- European academics file Amicus briefs with the Supreme Court in US Warrant case
- Research Alliance for Data Governance and Cyber Security
- Special issue on Political Microtargeting in Internet Policy Review
- Vacancies at IViR
- Prof. Helberger elected member of a Council of Europe Expert Committee on Human Rights Dimensions of Automated Data Processing and Artificial Intelligence
- Dr. McGonagle elected to new Council of Europe Expert Committee on Quality Journalism in the Digital Age
Political micro-targeting (PMT) has become a popular topic both in academia and in the public discussions after the surprise results of the 2016 US presidential election, the UK vote on leaving the European Union, and a number of general elections in Europe in 2017. Yet, we still know little about whether PMT is a tool with such destructive potential that it requires close societal control, or if it’s “just” a new phenomenon with currently unknown capacities, but which can ultimately be incorporated into our political processes. In this article we identify the points where we think we need to further develop our analytical capacities around PMT. We argue that we need to decouple research from the US context, and through more non-US and comparative research we need to develop a better understanding of the macro, meso, and micro level factors that affect the adoption and success of PMTs across different countries. One of the most under-researched macro-level factors is law. We argue that PMT research must develop a better understanding of law, especially in Europe, where the regulatory frameworks around platforms, personal data, political and commercial speech do shape the use and effectiveness of PMT. We point out that the incorporation of such new factors calls for the sophistication of research designs, which currently rely too much on qualitative methods, and use too little of the data that exists on PMT. And finally, we call for distancing PMT research from the hype surrounding the new PMT capabilities, and the moral panics that quickly develop around its uses.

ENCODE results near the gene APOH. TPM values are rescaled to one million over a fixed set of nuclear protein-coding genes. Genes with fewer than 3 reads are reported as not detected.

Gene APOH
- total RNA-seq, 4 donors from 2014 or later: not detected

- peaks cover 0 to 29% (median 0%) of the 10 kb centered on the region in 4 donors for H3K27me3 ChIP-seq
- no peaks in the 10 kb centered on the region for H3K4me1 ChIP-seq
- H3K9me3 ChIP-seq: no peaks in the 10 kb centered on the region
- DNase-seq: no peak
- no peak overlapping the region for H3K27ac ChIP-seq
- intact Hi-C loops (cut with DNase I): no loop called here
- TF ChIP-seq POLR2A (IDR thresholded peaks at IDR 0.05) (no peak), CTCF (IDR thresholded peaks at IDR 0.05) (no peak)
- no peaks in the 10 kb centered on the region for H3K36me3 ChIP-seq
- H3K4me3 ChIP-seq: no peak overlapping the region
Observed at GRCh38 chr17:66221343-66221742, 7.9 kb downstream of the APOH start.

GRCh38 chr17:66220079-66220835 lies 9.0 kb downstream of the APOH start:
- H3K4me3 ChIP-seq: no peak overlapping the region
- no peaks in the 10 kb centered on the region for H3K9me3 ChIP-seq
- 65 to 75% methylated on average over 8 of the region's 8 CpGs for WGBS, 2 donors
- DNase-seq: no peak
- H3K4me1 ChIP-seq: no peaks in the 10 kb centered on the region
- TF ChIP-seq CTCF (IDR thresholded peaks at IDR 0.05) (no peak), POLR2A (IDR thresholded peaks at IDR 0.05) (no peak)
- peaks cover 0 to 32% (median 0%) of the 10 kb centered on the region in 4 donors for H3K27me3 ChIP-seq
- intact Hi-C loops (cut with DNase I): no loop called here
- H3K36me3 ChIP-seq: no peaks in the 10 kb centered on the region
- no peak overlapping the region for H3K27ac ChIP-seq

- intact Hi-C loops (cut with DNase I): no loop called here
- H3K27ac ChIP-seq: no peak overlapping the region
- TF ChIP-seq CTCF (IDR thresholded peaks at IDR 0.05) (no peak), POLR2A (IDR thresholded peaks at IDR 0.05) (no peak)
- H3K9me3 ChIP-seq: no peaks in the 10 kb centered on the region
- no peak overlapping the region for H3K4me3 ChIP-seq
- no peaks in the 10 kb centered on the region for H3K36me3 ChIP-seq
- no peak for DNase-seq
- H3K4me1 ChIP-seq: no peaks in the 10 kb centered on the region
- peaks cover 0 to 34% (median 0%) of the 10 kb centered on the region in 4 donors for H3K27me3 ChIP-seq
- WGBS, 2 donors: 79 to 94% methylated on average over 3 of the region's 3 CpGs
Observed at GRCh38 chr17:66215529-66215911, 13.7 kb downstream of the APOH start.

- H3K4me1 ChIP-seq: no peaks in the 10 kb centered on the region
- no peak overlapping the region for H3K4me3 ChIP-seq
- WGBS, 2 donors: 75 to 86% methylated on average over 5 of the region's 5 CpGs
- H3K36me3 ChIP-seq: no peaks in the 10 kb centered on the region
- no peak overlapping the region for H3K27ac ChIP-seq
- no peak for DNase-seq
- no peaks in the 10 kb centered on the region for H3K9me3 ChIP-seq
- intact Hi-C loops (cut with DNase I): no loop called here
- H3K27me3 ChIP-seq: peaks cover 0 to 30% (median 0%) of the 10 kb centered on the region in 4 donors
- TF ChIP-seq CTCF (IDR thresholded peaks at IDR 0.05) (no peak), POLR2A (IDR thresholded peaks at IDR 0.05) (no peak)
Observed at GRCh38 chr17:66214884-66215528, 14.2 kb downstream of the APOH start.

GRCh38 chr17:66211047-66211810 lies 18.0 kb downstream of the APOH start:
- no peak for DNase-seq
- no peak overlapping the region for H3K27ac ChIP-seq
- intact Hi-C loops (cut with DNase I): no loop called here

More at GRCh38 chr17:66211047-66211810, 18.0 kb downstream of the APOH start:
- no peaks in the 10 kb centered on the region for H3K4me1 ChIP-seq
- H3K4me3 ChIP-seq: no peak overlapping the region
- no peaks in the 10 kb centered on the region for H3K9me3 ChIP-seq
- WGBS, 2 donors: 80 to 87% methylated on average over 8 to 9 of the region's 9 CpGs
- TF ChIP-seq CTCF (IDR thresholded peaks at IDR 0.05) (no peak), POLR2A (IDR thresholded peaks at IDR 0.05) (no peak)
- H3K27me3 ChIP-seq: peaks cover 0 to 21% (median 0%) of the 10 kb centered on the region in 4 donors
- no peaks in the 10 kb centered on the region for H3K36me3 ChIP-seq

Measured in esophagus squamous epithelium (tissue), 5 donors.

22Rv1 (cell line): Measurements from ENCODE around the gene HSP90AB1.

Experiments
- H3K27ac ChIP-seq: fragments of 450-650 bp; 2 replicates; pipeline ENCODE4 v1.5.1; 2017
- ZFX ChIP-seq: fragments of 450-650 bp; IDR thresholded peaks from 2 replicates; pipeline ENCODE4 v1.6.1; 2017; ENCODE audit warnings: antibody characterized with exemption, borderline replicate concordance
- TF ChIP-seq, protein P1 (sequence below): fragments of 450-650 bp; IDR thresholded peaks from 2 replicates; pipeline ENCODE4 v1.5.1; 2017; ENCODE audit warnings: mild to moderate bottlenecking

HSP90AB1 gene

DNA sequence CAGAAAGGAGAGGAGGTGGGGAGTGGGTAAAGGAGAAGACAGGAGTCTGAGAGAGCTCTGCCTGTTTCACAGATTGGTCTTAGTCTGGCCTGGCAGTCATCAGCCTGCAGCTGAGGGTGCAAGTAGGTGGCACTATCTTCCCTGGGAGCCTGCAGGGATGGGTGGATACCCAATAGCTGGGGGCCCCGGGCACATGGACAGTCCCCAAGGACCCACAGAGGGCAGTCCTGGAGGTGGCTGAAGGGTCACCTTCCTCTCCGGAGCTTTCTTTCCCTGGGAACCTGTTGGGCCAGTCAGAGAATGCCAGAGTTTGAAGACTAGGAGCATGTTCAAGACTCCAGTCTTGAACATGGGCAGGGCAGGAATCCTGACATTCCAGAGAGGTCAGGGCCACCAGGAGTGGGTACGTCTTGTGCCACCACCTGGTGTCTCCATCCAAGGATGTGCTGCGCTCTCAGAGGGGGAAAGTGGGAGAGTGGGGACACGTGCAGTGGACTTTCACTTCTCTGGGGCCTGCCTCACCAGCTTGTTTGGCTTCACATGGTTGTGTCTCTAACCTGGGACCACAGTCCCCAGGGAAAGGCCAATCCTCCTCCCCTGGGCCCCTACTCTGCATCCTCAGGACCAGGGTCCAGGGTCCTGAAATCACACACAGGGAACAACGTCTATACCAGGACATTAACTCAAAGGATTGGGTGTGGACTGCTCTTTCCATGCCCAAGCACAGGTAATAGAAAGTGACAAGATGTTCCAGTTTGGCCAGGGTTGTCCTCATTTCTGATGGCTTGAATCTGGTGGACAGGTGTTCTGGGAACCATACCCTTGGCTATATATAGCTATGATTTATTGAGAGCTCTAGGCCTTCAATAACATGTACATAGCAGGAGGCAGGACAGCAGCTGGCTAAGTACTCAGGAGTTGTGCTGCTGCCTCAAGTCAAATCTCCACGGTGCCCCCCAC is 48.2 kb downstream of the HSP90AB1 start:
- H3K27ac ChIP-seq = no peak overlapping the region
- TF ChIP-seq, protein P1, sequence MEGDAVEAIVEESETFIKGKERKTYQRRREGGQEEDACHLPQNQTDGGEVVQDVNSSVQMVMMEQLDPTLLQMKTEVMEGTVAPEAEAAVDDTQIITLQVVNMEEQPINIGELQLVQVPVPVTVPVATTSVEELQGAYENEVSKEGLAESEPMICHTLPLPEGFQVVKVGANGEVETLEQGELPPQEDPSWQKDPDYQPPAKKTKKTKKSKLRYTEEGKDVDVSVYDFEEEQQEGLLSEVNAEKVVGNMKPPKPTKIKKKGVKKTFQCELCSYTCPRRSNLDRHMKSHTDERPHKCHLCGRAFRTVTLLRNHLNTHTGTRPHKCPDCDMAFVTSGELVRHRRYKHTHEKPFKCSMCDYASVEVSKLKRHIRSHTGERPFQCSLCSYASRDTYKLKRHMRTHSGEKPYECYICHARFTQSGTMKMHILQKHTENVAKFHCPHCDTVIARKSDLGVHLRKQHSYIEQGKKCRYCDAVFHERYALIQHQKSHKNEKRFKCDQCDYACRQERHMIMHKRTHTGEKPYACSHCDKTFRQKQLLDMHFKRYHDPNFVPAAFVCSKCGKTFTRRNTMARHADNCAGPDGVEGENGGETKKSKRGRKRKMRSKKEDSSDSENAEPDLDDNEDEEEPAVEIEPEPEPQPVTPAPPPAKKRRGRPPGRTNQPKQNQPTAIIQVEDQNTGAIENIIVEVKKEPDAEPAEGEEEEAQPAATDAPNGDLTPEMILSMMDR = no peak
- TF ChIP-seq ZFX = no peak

Political campaigns increasingly use data to (micro)target voters with tailored messages. In doing so, campaigns raise concerns about privacy and the quality of the public discourse. Extending existing research to a European context, we propose and test a model for understanding how different contextual factors hinder or facilitate data-driven capabilities of campaigns. We applied the model during the 2017 national election campaign in the Netherlands. The results show how data-driven targeting techniques are not only useful in a first-past-the-post system, but also in a proportional representation system, which at first sight seems to be less suitable for such techniques.
Online platforms, from Facebook to Twitter, and from Coursera to Uber, have become deeply involved in a wide range of public activities, including journalism, civic engagement, education, and transport. As such, they have started to play a vital role in the realization of important public values and policy objectives associated with these activities. Based on insights from theories about risk sharing and the problem of many hands, this article develops a conceptual framework for the governance of the public role of platforms, and elaborates on the concept of cooperative responsibility for the realization of critical public policy objectives in Europe. It argues that the realization of public values in platform-based public activities cannot be adequately achieved by allocating responsibility to one central actor (as is currently common practice), but should be the result of dynamic interaction between platforms, users, and public institutions.
The adoption of limitations to copyright is regulated at international and EU level by the three-step test. The major obstacle to new limitations for online use is a strict interpretation of the test, namely its second step, according to which a limitation shall not conflict with the normal exploitation of works. This article examines the test with a focus on the second step and its application to the digital and crossborder environment. It argues for a flexible and policy-oriented reading of the concept of normal exploitation. Following this approach could enable the introduction of new online limitations in EU law. In particular, within the context of current EU copyright reform, a flexible interpretation could support the introduction of a mandatory and unwaivable limitation for user-generated content.
Uitlatingen van een Turkse politicus over de Armeense genocide (waarvan hij het bestaan ontkende) ten onrechte in Zwitserland veroordeeld.